Under the bill, schools could keep their Native American mascots if local tribes approve of them.
Critics of the mascots have said they are racist. But supporters of the mascots, including some tribal members, say they are a source of pride.
Sen. Jeff Kruse, a Roseburg Republican and the chief sponsor of the bill, said it should be up to tribes to decide if a mascot is discriminatory.
"I'm a Roseburg Indian and I'm a proud Roseburg Indian," he said Wednesday. "And that is a symbol of pride for me. To put a negative connotation on this is beyond-belief absurd."
Kruse said that in his view, mascots honor the state's Native history.
Less than a year ago, the state School Board of Education imposed a statewide ban on Native American mascots in schools. The education board gave schools with Native American mascots until July 2017 to change them, or risk losing state funding. Fifteen Oregon high schools use Native American mascots for their schools, with names like the Banks Braves and the Roseburg Indians.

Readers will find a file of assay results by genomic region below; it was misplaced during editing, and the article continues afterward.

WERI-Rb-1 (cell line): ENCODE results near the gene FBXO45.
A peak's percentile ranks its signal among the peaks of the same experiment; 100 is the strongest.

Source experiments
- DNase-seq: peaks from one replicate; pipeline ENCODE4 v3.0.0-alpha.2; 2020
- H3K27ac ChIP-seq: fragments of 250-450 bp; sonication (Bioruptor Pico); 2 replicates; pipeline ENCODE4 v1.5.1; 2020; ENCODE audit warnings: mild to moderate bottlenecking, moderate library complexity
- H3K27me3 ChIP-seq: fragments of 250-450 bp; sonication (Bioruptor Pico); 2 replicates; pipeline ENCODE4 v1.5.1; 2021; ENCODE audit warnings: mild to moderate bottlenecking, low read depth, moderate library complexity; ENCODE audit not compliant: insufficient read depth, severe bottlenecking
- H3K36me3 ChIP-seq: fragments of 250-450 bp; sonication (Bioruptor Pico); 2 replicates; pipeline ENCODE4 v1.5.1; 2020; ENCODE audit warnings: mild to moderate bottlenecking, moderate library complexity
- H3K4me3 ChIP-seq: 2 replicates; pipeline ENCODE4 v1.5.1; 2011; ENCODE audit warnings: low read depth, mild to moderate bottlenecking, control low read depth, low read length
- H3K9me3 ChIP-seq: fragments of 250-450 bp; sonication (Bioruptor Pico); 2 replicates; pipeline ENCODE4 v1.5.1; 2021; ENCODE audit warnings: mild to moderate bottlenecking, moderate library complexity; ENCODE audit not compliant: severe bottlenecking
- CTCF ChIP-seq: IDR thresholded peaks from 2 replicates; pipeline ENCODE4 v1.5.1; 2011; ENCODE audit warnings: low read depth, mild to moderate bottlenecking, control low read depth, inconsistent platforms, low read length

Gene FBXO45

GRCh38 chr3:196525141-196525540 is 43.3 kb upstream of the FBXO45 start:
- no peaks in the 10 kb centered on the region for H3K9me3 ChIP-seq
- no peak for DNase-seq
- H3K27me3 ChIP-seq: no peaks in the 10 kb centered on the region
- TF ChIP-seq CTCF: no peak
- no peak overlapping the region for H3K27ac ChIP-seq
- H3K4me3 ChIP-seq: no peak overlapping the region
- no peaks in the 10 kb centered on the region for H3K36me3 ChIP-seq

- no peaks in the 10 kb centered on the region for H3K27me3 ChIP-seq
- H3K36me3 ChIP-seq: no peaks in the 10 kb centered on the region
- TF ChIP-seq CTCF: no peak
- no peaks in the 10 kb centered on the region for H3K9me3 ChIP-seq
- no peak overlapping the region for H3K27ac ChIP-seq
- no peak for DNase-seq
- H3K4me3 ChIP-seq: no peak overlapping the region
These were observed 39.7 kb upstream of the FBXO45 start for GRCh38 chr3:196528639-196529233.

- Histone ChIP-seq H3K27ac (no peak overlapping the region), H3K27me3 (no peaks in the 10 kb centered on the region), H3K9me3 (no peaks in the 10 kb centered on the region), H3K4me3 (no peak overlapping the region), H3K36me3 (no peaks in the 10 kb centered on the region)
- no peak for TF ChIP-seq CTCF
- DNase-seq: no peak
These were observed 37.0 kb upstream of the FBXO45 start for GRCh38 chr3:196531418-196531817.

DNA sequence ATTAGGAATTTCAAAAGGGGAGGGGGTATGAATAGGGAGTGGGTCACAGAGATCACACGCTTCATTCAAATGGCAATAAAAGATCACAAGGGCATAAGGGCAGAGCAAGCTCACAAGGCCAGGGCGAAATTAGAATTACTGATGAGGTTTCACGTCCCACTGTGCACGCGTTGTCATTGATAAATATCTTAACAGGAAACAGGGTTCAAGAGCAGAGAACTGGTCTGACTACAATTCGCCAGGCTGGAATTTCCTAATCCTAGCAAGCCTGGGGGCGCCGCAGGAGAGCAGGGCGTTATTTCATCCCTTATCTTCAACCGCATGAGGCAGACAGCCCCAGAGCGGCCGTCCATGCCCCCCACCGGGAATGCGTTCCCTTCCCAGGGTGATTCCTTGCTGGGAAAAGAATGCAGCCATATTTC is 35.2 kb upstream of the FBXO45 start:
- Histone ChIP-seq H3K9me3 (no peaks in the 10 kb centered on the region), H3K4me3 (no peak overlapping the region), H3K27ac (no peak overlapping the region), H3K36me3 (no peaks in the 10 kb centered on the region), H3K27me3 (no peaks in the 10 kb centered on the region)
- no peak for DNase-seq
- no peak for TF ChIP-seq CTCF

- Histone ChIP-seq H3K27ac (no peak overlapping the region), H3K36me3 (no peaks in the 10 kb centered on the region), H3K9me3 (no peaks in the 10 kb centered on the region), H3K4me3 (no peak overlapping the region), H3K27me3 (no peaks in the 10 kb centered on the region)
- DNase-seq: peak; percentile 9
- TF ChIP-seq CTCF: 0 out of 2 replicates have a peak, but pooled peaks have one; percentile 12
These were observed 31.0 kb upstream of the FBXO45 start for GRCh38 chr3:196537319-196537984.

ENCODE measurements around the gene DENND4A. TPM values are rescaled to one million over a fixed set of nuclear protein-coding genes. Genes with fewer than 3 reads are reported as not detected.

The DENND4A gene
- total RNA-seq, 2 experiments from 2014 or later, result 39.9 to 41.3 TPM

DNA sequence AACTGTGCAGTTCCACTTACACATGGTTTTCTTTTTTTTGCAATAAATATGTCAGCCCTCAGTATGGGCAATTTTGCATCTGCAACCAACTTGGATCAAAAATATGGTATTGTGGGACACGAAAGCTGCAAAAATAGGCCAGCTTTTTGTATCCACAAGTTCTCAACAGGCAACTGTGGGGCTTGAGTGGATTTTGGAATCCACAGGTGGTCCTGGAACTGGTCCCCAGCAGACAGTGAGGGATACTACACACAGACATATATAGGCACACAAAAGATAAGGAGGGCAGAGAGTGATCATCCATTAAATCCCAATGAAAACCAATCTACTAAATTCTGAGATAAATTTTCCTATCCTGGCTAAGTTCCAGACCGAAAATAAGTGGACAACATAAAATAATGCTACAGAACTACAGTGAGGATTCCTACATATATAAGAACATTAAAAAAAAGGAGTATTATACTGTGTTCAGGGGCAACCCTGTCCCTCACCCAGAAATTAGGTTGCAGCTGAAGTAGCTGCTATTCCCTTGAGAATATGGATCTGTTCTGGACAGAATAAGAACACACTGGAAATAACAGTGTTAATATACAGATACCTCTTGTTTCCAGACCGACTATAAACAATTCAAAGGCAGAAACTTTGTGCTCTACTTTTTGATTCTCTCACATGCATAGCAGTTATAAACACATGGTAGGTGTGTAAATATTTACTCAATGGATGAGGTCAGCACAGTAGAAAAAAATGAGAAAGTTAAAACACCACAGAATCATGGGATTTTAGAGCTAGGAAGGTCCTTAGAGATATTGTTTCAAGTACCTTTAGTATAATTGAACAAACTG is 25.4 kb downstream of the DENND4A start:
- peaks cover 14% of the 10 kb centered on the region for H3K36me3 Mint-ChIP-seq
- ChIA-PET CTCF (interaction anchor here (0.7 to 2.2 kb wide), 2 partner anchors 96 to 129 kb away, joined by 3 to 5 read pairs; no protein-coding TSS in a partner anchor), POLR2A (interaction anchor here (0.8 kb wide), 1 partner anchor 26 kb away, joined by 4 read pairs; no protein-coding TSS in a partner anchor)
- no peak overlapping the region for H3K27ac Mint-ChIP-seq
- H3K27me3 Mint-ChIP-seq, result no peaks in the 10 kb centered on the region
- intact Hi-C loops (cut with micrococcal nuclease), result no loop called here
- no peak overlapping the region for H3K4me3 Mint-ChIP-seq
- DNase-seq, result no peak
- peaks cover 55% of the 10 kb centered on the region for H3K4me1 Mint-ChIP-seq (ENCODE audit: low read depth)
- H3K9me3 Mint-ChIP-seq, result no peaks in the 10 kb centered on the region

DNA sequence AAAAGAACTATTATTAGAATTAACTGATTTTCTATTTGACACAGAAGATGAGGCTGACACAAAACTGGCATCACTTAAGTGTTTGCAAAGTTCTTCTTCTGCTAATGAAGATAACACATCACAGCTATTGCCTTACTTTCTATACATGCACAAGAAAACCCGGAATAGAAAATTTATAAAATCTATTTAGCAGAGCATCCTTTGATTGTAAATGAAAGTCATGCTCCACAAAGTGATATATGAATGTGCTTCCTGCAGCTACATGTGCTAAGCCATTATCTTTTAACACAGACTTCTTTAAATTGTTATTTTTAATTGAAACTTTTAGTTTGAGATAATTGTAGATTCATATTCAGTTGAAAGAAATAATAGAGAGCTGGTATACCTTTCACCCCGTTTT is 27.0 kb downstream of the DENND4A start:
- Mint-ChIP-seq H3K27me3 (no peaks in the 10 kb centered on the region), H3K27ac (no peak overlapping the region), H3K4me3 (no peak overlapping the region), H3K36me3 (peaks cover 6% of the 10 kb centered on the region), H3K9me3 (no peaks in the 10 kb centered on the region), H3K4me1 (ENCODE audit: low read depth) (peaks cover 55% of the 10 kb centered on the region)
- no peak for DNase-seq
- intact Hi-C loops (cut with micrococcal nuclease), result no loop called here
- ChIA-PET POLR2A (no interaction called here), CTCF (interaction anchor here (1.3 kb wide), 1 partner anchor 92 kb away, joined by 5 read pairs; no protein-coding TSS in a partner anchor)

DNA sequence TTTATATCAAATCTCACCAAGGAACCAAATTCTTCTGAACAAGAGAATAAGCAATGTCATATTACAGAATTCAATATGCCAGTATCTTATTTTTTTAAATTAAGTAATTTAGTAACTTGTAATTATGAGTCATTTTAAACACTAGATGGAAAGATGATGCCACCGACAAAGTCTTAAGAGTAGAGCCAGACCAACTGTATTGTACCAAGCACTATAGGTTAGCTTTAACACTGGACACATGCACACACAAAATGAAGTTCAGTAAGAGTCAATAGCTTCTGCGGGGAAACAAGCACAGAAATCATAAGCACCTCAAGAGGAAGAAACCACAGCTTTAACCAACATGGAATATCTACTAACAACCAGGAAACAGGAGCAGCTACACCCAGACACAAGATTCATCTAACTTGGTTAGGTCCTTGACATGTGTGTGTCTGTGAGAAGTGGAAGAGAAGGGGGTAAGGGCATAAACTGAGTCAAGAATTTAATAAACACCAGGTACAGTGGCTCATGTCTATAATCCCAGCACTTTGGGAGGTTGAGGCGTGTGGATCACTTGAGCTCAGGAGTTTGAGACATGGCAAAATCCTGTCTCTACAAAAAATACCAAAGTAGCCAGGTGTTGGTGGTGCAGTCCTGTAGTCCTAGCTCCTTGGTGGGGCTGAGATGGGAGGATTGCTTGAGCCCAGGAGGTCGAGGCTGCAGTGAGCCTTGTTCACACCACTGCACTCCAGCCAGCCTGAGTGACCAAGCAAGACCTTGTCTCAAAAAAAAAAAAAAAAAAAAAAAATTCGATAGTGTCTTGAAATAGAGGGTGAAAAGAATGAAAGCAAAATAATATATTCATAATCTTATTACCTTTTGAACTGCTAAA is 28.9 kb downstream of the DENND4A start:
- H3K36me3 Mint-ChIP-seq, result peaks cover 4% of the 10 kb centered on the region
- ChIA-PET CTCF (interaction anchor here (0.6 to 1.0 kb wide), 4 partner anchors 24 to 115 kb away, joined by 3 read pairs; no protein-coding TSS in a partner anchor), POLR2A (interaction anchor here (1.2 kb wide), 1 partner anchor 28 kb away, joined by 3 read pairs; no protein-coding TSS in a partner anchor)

Reyn Leno, tribal council chairman for the Confederated Tribes of Grand Ronde, said he is less concerned about Native American mascots in schools than he is about how his tribe's history is taught.
"People need to learn our history," he said Wednesday. "Then maybe we wouldn't have to deal with ... disrespectful school mascots."
Leno said he doesn't find Native American school mascots offensive, but believes local tribes should be the decision makers on the matter.
"The banned names - Indians, Braves, Warriors, and Chiefs - are inspirational Native images and we do not view their use as derogatory," he said in earlier testimony.
Susan Hansen, a resident of Mollala and a critic of the bill, said that she thinks the mascots reduce Native American traditions to cartoon figures, and also give students the idea that stereotyping is acceptable.
"People dribble baskets balls and sweat on the face of the Indian they are supposedly honoring," Hansen said.
In 2006, the education board recommended schools stop using Native American mascots. Some abided and changed their mascots and logos. But some small communities resisted, saying the nicknames are a source of pride.